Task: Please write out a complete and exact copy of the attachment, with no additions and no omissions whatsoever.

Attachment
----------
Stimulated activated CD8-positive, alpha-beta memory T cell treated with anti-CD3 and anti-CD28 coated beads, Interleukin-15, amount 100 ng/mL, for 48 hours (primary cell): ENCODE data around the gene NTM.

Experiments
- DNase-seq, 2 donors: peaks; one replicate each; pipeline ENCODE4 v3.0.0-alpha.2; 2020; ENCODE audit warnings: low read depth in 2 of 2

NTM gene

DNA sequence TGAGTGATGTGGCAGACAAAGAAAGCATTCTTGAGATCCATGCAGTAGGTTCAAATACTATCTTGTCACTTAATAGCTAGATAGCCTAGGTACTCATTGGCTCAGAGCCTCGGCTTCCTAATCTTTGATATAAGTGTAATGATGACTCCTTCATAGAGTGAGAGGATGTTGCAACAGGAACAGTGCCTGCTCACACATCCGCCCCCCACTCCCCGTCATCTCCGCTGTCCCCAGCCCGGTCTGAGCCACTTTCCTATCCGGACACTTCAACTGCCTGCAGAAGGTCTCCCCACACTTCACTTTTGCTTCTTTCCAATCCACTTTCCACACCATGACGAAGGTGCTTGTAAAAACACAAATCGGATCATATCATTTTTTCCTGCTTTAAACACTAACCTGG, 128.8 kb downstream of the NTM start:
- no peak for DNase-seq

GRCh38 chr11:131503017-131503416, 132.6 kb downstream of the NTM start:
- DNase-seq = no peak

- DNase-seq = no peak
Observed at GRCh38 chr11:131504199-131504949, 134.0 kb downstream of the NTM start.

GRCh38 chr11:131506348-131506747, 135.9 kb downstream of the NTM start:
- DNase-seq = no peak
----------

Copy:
Stimulated activated CD8-positive, alpha-beta memory T cell treated with anti-CD3 and anti-CD28 coated beads, Interleukin-15, amount 100 ng/mL, for 48 hours (primary cell): ENCODE data around the gene NTM.

Experiments
- DNase-seq, 2 donors: peaks; one replicate each; pipeline ENCODE4 v3.0.0-alpha.2; 2020; ENCODE audit warnings: low read depth in 2 of 2

NTM gene

DNA sequence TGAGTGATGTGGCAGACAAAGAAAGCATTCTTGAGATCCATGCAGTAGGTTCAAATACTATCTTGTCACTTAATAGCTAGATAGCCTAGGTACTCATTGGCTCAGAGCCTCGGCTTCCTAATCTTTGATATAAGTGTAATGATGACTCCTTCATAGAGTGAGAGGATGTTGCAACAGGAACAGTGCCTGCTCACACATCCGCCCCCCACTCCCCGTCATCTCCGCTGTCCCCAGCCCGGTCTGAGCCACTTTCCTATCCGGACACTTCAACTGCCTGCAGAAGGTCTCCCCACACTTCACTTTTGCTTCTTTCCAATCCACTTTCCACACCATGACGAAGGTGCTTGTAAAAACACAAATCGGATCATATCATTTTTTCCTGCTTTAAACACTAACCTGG, 128.8 kb downstream of the NTM start:
- no peak for DNase-seq

GRCh38 chr11:131503017-131503416, 132.6 kb downstream of the NTM start:
- DNase-seq = no peak

- DNase-seq = no peak
Observed at GRCh38 chr11:131504199-131504949, 134.0 kb downstream of the NTM start.

GRCh38 chr11:131506348-131506747, 135.9 kb downstream of the NTM start:
- DNase-seq = no peak